Aims We performed an audit to evaluate the impact of the COVID-19 pandemic-related delay in the diagnosis of major cancers at a Pathology Unit of a Secondary Care Hospital Network in Italy.
Methods A comparison was made among the number of first cellular pathological diagnoses of malignancy made from the 11th to the 20th week of the years 2018–2020.
Results Cancer diagnoses fell in 2020 by 39% compared with the average number recorded in 2018 and 2019. Prostate cancer (75%) bladder cancer (66%) and colorectal cancer (CRC; 62%) had the greatest decrease. CRC was identified as carrying a potentially important diagnostic delay.
Conclusions For CRC corrective procedures (continuing mass screening tests; patient triage by family physicians; diagnostic procedures alternative to colonoscopy; predictive evaluation on biopsy samples) were advised. Our simple audit model is widely applicable to avoid pandemic-related delay in clinical diagnosis of cancer.
- clinical audit
- colorectal neoplasms
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The pandemic of COVID-19 started in Italy with 16 confirmed cases in Lumbardy on 21 February 2020; on 9 March (week 11 of the year) the Italian Prime Minister imposed a ‘national lockdown’; limitations ran up to 17 May 2020 (week 20).
The Marche administrative region had the highest Italian number of COVID-19 hospitalised patients/100 000 inhabitants.1 The pandemic increased the pressure on the Regional Healthcare System, mainly in its Emergency and Intensive Care Units, that resulted in the delay of many diagnostic and therapeutic procedures on non-critical patients; mass screening pathways for colorectal cancer (CRC) and cervical cancer were interrupted.
We performed a standards-based audit2 aimed at evaluating the impact of the pandemic-related delay in the cellular pathological diagnosis of cancers by recording the number first diagnoses of tumours during the weeks 11–20 of 2020, 2019 and 2018 at a Pathologic Anatomy Unit serving a Secondary Care Hospital Network in the Province of Macerata, Italy.
Materials and methods
The procedure for a standards-based2 audit was followed as specified below.
Identifying the problem
The heavy pressure on Health System due to the COVID-19 pandemic, along with the need to reduce the risk of disease spread inside crowded hospitals induced the American Society of Clinical Oncology to recommend that ‘any clinic visits that can be postponed without risk to the patient should be postponed’.3 The COVID-19 pandemic was also expected to affect the compliance of patients towards scheduled but deferrable diagnostic and therapeutic procedures.4 All the above were expected to decrease the number of cellular pathological diagnoses of malignancy, during the ‘lockdown’ period; the extent of the reduction could be assumed to be a diagnostic delay.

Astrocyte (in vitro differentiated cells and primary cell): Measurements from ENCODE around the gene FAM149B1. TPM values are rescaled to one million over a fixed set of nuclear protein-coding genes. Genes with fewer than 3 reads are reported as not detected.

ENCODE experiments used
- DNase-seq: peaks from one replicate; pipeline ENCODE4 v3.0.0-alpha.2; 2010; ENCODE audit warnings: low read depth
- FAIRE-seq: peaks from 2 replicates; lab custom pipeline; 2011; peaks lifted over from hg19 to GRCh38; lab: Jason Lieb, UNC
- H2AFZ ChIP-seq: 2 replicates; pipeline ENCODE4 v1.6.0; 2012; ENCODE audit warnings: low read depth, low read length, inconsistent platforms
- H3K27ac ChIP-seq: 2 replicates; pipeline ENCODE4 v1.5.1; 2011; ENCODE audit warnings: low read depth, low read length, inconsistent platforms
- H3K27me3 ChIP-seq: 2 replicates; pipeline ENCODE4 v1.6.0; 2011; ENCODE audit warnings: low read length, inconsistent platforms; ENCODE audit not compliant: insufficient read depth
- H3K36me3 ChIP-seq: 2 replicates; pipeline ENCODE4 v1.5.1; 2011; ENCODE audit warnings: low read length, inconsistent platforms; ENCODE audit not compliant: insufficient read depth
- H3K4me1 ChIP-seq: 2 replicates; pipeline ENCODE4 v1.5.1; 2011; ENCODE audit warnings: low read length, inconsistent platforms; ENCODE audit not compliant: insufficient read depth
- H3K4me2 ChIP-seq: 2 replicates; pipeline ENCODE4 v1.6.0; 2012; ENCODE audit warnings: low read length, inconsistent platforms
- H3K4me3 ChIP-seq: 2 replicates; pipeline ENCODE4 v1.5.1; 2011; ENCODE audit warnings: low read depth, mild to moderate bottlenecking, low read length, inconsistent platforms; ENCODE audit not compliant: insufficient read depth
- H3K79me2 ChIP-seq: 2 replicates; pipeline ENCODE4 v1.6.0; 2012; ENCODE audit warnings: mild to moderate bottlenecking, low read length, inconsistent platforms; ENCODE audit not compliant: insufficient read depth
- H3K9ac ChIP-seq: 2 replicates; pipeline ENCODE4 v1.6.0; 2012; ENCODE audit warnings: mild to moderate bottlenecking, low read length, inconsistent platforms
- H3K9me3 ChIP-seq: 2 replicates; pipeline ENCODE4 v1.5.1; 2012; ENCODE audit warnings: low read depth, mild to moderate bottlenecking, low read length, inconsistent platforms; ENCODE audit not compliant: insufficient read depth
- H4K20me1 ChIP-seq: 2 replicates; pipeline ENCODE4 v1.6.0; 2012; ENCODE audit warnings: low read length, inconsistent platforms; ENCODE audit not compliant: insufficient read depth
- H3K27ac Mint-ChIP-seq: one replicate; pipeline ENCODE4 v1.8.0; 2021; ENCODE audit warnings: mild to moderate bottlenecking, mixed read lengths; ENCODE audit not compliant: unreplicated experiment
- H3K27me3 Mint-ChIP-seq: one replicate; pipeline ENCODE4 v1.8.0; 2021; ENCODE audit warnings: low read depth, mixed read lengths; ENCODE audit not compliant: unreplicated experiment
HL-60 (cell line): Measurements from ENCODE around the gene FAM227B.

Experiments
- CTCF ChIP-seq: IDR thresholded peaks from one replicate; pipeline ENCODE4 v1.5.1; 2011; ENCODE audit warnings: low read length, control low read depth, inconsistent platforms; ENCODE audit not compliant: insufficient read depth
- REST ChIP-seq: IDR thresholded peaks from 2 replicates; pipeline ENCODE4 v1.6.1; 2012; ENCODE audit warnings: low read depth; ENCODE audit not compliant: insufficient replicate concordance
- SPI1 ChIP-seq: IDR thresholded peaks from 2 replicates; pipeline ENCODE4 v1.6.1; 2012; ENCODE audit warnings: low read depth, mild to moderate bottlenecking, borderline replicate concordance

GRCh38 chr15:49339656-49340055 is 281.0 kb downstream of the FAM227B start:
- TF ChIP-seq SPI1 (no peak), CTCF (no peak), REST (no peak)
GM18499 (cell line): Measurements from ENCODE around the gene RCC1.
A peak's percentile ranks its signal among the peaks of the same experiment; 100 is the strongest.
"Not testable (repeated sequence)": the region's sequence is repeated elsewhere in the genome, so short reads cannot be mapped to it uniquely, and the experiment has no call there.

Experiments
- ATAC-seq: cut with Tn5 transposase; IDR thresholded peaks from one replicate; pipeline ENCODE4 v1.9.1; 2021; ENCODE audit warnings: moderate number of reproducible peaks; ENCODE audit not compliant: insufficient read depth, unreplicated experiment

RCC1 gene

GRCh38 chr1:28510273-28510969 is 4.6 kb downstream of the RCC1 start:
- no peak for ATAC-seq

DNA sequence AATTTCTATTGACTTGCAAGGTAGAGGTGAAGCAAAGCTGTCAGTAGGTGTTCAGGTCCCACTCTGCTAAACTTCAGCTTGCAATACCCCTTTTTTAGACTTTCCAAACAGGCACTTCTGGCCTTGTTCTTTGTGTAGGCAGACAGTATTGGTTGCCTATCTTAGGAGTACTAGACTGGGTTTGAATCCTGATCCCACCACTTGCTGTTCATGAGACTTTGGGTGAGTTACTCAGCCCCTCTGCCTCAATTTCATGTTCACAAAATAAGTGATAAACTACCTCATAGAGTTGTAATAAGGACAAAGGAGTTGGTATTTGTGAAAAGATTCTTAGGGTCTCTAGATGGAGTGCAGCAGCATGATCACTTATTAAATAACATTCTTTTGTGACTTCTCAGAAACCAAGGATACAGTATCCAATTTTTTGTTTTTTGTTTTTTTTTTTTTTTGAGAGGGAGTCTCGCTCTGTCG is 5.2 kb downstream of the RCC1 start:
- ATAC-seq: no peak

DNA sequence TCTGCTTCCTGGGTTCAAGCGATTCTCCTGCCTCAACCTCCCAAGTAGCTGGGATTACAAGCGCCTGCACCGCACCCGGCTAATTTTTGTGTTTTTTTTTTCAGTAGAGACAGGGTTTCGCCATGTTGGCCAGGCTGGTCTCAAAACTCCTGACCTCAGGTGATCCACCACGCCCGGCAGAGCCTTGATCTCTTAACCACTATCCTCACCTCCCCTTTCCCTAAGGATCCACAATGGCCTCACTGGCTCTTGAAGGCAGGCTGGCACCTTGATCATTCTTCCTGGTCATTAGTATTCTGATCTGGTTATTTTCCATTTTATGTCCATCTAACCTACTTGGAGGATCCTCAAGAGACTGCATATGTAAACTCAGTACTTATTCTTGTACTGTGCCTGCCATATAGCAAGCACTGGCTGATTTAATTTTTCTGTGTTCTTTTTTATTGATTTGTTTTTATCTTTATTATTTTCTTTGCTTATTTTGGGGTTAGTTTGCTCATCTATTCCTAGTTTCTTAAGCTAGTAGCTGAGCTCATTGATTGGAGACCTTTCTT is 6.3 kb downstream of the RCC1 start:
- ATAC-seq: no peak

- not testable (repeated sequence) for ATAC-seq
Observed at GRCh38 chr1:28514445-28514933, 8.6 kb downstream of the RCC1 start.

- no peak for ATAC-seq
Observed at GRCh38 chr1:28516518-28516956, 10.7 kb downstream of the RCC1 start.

Defining standards and criteria
We retrieved the number of all first, cytopathological and histopathological diagnoses of primary malignancy and metastatic disease (from a known/unknown) malignancy made in weeks 11–20 of the years 2020, and 2018–2019 (given as an average). There was a focus on the most common cancers affecting Italian population (breast, prostate, lung, CRC, bladder, stomach, non-Hodgkin’s lymphoma, liver and skin-melanoma) according to the Global Cancer Observatory 2018.5 Histopathological prognostic indices were studied for the internal malignancies with the greatest diagnosis decrease in 2020.
The Anatomic Pathology Unit of the General Hospital of Macerata collects all the cellular pathology samples in a Secondary Care Hospital Network in the Province of Macerata, Italy. Patient data were retrieved by means of a Laboratory Information Management system (MyKey; A. Menarini Diagnostics, Florence, I) interfaced with the Regional Population Register. Italian authors were responsible for the anonymisation of data.
Analysing of data
Scientific two-dimension graphing and statistics software (Prism V.8.4.2, GraphPad Software, San Diego, California, USA).
Identifying critical areas of potentially dangerous delay in the first diagnosis of malignancy and suggesting possible corrective actions.
Planned, but awaiting data collection.
The number of new, or first metastatic, diagnoses of malignancy recorded in the, 10 weeks, observation period was 300 in 2020 and, on average, 489 in 2018–2019, representing a decrease, in 2020 of 39%.
Table 1 shows that the reductions in cancer diagnosis varied considerably as follows: no reduction in metastatic cancers, pancreas cancer and skin melanoma; minimal in lung (2%); slight in stomach (10%); moderate in breast (26%) and most marked in colon-rectum (62%), bladder (66%) and prostate (75%).
Regarding the prognostic indices among the most ‘underdiagnosed’ cancers, for prostate, the number of diagnoses of high-grade lesions (prostatic cancer grading groups 4 and 5)6 showed irrelevant variations (4.5 cases in 2018–2019; 4 cases in 2020), suggesting the reduction mainly involved low-grade and intermediate-grade lesions. Insufficient resections of bladder cancer and CRC were performed in the observation period of 2020 to allow reliable assessment of prognostic data.